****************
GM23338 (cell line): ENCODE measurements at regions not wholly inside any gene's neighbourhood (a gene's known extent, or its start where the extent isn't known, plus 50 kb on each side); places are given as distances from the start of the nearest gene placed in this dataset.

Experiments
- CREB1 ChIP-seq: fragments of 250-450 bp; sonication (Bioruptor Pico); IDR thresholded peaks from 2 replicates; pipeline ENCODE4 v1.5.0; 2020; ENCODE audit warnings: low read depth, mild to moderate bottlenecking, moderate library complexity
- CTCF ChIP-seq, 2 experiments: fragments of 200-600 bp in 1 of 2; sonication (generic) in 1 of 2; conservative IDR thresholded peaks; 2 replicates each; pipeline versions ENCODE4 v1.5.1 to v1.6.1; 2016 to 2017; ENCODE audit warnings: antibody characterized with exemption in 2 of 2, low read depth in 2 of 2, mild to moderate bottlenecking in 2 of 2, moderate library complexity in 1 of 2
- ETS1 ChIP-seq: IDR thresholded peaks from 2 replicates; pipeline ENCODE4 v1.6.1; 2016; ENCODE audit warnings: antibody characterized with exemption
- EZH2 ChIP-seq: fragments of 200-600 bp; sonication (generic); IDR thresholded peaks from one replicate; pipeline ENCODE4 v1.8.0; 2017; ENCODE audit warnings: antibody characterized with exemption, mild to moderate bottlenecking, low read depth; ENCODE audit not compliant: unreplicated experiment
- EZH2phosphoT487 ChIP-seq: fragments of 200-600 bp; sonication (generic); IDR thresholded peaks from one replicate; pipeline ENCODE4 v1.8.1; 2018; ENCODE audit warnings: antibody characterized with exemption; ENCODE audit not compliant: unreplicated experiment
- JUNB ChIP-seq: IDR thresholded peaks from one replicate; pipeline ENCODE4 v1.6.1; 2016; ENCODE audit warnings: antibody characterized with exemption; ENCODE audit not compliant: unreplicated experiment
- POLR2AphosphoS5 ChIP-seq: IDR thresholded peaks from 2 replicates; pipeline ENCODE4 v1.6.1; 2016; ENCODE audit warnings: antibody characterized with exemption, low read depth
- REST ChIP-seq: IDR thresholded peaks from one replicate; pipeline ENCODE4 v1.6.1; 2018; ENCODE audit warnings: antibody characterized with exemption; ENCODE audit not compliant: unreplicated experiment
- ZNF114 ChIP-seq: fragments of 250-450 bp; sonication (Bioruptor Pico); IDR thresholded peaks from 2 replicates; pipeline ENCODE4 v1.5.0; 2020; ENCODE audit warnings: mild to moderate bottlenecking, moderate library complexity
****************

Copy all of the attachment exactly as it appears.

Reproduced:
GM23338 (cell line): ENCODE measurements at regions not wholly inside any gene's neighbourhood (a gene's known extent, or its start where the extent isn't known, plus 50 kb on each side); places are given as distances from the start of the nearest gene placed in this dataset.

Experiments
- CREB1 ChIP-seq: fragments of 250-450 bp; sonication (Bioruptor Pico); IDR thresholded peaks from 2 replicates; pipeline ENCODE4 v1.5.0; 2020; ENCODE audit warnings: low read depth, mild to moderate bottlenecking, moderate library complexity
- CTCF ChIP-seq, 2 experiments: fragments of 200-600 bp in 1 of 2; sonication (generic) in 1 of 2; conservative IDR thresholded peaks; 2 replicates each; pipeline versions ENCODE4 v1.5.1 to v1.6.1; 2016 to 2017; ENCODE audit warnings: antibody characterized with exemption in 2 of 2, low read depth in 2 of 2, mild to moderate bottlenecking in 2 of 2, moderate library complexity in 1 of 2
- ETS1 ChIP-seq: IDR thresholded peaks from 2 replicates; pipeline ENCODE4 v1.6.1; 2016; ENCODE audit warnings: antibody characterized with exemption
- EZH2 ChIP-seq: fragments of 200-600 bp; sonication (generic); IDR thresholded peaks from one replicate; pipeline ENCODE4 v1.8.0; 2017; ENCODE audit warnings: antibody characterized with exemption, mild to moderate bottlenecking, low read depth; ENCODE audit not compliant: unreplicated experiment
- EZH2phosphoT487 ChIP-seq: fragments of 200-600 bp; sonication (generic); IDR thresholded peaks from one replicate; pipeline ENCODE4 v1.8.1; 2018; ENCODE audit warnings: antibody characterized with exemption; ENCODE audit not compliant: unreplicated experiment
- JUNB ChIP-seq: IDR thresholded peaks from one replicate; pipeline ENCODE4 v1.6.1; 2016; ENCODE audit warnings: antibody characterized with exemption; ENCODE audit not compliant: unreplicated experiment
- POLR2AphosphoS5 ChIP-seq: IDR thresholded peaks from 2 replicates; pipeline ENCODE4 v1.6.1; 2016; ENCODE audit warnings: antibody characterized with exemption, low read depth
- REST ChIP-seq: IDR thresholded peaks from one replicate; pipeline ENCODE4 v1.6.1; 2018; ENCODE audit warnings: antibody characterized with exemption; ENCODE audit not compliant: unreplicated experiment
- ZNF114 ChIP-seq: fragments of 250-450 bp; sonication (Bioruptor Pico); IDR thresholded peaks from 2 replicates; pipeline ENCODE4 v1.5.0; 2020; ENCODE audit warnings: mild to moderate bottlenecking, moderate library complexity